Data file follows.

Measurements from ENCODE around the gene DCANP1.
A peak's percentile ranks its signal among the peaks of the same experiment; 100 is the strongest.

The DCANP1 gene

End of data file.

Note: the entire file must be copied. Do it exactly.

Measurements from ENCODE around the gene DCANP1.
A peak's percentile ranks its signal among the peaks of the same experiment; 100 is the strongest.

The DCANP1 gene